Abnormalities of cerebral white matter and stroke risk in the Framingham Offspring Study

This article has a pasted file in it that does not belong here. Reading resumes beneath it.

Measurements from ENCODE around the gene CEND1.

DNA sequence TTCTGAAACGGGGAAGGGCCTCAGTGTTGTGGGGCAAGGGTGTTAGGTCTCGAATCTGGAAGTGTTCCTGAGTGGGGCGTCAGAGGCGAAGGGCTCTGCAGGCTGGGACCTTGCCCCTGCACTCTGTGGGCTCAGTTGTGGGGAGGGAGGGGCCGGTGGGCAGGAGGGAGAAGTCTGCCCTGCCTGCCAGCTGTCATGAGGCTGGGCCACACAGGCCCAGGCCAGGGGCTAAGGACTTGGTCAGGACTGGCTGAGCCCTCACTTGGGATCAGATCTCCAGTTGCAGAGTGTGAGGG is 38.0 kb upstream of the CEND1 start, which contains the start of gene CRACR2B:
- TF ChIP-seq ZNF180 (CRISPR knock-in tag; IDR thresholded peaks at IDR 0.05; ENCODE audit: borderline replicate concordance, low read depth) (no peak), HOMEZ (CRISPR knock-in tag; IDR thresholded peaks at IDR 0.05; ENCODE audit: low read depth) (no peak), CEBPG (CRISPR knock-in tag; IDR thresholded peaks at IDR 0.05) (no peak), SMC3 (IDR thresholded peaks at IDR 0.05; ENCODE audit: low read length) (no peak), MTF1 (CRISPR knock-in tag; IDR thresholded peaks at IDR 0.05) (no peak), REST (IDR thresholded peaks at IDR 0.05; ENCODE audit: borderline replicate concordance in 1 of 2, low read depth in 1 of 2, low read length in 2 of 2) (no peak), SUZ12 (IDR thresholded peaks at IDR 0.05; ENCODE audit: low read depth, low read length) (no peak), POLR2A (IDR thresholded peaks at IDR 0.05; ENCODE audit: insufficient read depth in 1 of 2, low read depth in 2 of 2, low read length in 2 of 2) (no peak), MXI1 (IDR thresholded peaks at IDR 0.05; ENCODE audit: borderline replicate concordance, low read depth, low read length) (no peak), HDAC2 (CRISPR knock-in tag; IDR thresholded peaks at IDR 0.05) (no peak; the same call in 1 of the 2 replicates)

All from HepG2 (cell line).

Background:MRI Abnormalities of cerebral white matter (WMH) are associated with multiple cerebral vascular risk factors, such as hypertension. The association between WMH and risk for stroke, however, has been investigated only in a limited fashion. The Framingham stroke risk profile (FSRP), based on information from the original Framingham Study Cohort (FHS), has been shown to estimate age- and gender specific probability of stroke in a number of populations. To test the utility of WMH to predict future stroke, we related the FSRP to WMH in 909 offspring of the original FHS (FHSo) who were free of clinical stroke. Methods:Quantification of MRI WMH was performed in the years 1999–2000 on 919 individuals of the FHSo who had taken Exam 5 during 1991–95 when they were ages 35–74 (mean age 55 ±9 years). None were demented. Data from 10 individuals with prior stroke were excluded. FSRP was computed using Exam 5 risk factor data. Using linear regression, age-related differences in WMH volume, corrected for differences in head size, were computed. WMH volumes >1 sd above the age-predicted mean were considered large. Analyses employed T-test comparison according to WMH category (large vs normal) as well as multiple logistic regression analysis to predict category. Results:43 individuals (4.7%) were identified as having large volumes of WMH. These individuals had significantly higher SBP (132 ±19 mmHg vs 124 ±18 mmHg; p=0.003) and significantly higher FSRP (0.070 ±0.057 versus 0.040 ±0.043; p=0.002) at Exam 5. Using logistic regression, the odds of having large WMH volumes increased by 1.26 (95% CL 1.08–1.48; p=0.004) for each 10mmHg increase of SBP and 1.09 (95% CL 1.05–1.14; p=0.001) for each 1% increase in FSRP. Analysis by gender showed a similar pattern although SBP did not reach statistical significance for WMH in women (128.4 +19.1 versus 121.7 +18.7, p=0.068). Conclusion:Large WMH are seen in men and women with previously measured, significantly increased predicted stroke risk. Further prospective evaluation will be important to determine if the extent of WMH is a predictor of risk for stroke as suggested by the increased values of FSRP amongst those with large WMH.